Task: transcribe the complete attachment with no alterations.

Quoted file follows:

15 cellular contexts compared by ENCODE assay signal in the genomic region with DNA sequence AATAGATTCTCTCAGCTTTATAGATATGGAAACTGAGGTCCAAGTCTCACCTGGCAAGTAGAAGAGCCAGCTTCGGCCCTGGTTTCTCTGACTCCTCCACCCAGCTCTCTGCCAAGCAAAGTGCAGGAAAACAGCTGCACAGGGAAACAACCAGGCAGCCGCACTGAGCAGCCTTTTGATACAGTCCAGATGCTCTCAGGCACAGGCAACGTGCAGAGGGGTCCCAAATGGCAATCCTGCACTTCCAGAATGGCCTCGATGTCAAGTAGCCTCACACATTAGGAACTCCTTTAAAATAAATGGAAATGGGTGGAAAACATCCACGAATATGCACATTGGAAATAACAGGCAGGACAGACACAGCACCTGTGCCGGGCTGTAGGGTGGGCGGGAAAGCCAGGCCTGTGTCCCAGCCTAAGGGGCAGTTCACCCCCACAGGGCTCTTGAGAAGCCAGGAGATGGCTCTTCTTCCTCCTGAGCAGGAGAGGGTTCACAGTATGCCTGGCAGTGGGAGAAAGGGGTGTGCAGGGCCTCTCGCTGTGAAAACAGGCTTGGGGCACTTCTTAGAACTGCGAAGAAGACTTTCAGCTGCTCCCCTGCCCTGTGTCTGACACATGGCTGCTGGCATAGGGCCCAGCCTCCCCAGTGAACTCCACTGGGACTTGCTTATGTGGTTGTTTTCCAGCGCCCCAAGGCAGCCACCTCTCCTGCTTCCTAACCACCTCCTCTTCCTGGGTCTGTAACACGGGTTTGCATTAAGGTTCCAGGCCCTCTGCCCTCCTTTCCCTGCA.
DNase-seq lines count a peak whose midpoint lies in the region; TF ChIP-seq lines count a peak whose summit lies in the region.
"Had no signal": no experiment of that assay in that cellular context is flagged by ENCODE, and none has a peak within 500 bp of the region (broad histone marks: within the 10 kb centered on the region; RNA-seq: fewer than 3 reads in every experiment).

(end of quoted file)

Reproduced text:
15 cellular contexts compared by ENCODE assay signal in the genomic region with DNA sequence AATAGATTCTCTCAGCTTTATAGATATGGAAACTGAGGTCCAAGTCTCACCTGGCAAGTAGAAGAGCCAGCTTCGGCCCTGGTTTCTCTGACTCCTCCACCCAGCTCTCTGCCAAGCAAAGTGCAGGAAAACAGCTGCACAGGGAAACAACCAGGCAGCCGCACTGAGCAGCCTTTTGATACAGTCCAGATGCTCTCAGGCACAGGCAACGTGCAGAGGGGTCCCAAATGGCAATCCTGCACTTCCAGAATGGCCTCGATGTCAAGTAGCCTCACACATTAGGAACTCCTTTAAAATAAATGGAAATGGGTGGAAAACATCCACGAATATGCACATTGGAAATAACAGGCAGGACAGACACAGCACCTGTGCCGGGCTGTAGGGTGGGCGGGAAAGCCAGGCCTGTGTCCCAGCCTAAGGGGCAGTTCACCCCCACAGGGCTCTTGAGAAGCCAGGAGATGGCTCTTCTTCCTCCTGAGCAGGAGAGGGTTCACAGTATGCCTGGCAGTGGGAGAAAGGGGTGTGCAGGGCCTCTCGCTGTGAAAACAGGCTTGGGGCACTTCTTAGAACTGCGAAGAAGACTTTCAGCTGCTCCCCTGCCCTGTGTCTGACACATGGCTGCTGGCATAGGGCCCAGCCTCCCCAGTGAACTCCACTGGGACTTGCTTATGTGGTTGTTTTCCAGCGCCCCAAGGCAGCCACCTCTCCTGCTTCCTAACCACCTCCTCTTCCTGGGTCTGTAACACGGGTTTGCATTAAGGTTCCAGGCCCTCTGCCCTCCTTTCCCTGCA.
DNase-seq lines count a peak whose midpoint lies in the region; TF ChIP-seq lines count a peak whose summit lies in the region.
"Had no signal": no experiment of that assay in that cellular context is flagged by ENCODE, and none has a peak within 500 bp of the region (broad histone marks: within the 10 kb centered on the region; RNA-seq: fewer than 3 reads in every experiment).